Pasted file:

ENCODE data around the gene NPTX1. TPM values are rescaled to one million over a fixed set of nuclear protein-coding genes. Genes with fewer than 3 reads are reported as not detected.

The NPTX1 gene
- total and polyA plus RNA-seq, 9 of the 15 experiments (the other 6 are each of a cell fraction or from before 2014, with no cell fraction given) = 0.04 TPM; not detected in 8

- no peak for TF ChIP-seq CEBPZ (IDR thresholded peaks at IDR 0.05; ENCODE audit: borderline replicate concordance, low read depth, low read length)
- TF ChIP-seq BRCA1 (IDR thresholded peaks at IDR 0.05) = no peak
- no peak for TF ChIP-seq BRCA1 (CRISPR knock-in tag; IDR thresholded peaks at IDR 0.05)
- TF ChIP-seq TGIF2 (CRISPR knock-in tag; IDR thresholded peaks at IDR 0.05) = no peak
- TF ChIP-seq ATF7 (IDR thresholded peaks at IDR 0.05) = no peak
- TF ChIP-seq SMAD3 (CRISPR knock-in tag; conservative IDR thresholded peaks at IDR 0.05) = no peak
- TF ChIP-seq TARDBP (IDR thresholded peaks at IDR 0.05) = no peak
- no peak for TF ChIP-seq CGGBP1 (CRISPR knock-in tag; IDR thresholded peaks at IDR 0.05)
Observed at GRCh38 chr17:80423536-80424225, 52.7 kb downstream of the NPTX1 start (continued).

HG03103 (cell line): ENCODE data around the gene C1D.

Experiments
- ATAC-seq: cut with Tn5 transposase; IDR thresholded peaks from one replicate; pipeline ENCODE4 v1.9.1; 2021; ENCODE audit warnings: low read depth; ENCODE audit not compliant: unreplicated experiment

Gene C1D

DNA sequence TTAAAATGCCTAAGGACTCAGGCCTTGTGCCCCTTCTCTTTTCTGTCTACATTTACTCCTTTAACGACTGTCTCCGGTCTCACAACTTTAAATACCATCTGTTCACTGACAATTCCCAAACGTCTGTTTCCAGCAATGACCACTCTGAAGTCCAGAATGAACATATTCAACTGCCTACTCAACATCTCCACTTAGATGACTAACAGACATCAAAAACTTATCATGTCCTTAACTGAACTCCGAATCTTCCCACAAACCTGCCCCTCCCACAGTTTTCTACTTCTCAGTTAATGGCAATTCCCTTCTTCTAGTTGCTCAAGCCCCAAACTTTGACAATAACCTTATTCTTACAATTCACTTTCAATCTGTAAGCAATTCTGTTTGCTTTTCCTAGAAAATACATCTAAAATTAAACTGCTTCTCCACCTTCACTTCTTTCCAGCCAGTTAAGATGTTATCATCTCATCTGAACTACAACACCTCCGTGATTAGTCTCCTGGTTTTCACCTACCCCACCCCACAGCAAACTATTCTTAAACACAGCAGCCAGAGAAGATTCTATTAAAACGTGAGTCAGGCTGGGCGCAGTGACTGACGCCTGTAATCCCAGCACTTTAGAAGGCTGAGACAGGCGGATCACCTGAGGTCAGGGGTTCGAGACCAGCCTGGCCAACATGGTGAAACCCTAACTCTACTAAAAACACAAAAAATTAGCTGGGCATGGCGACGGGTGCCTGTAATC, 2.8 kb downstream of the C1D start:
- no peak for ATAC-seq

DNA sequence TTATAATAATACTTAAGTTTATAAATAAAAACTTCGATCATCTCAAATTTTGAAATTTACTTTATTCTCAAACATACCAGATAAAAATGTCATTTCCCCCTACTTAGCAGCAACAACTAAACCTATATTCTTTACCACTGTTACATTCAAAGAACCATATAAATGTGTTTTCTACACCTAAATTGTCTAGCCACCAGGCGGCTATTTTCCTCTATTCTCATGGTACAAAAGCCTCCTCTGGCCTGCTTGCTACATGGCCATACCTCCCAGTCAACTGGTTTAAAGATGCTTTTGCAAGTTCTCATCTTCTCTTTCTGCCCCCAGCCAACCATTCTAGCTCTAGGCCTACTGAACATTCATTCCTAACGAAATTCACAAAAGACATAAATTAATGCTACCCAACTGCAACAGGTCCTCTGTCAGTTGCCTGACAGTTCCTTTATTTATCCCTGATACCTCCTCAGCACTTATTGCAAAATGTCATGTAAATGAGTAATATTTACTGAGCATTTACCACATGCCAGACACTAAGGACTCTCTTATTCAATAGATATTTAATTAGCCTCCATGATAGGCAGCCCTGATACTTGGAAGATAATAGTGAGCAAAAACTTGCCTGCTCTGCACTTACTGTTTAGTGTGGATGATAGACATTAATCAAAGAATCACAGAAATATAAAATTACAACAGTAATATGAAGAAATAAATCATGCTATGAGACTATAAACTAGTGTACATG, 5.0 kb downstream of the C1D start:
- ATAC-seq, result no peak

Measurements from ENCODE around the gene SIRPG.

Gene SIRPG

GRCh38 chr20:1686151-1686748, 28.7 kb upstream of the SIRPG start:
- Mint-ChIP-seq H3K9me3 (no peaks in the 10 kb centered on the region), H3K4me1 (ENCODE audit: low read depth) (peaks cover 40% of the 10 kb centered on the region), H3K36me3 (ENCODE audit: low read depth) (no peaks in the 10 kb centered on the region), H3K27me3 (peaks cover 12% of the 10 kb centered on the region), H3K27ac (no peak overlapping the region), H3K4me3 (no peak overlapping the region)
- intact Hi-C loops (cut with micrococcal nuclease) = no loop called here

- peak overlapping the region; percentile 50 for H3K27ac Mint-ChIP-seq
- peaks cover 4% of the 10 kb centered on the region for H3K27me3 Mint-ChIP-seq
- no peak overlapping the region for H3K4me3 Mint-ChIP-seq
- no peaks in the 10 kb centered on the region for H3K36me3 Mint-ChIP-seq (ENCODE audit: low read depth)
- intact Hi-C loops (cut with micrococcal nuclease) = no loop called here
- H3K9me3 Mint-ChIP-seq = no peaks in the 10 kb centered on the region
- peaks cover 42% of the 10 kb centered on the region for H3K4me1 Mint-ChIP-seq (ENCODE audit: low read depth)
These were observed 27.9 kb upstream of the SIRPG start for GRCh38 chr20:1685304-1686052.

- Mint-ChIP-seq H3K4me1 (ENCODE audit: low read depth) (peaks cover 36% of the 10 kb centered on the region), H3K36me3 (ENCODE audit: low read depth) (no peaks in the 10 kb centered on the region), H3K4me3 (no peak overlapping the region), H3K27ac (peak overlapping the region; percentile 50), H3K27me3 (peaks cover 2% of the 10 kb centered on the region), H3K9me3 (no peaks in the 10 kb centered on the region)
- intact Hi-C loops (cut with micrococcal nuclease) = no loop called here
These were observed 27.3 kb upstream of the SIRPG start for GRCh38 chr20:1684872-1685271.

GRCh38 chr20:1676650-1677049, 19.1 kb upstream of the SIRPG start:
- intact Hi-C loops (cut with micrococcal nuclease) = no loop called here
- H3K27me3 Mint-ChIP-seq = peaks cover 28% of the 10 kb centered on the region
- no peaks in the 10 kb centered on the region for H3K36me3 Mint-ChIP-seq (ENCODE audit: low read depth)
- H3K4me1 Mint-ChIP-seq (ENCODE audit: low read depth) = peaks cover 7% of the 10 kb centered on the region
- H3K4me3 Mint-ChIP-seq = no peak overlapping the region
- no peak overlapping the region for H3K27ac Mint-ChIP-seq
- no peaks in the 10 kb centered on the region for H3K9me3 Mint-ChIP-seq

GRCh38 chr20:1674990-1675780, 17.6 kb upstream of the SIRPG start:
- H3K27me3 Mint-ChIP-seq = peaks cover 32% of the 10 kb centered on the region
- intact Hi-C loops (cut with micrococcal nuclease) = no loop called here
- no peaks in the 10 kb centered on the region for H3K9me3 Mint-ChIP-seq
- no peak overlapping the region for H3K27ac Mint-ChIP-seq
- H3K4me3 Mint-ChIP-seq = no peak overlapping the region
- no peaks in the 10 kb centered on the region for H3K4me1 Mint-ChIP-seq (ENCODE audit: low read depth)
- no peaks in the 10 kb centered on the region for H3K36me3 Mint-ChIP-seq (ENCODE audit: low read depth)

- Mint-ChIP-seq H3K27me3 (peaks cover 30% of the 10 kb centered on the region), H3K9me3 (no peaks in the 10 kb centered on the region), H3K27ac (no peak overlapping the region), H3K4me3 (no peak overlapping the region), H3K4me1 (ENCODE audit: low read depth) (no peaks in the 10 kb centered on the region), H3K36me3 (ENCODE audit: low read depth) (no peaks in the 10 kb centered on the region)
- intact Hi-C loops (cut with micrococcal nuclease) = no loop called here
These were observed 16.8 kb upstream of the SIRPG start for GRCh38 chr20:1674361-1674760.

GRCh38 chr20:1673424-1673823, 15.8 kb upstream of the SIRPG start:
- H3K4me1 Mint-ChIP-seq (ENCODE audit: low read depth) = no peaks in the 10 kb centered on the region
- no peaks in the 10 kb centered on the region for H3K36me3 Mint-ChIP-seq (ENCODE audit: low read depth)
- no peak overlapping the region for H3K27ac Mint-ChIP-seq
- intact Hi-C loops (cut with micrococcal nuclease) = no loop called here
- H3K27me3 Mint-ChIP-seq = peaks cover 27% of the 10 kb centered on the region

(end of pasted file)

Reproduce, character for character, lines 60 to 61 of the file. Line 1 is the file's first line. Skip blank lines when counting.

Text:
- intact Hi-C loops (cut with micrococcal nuclease) = no loop called here
- H3K27me3 Mint-ChIP-seq = peaks cover 27% of the 10 kb centered on the region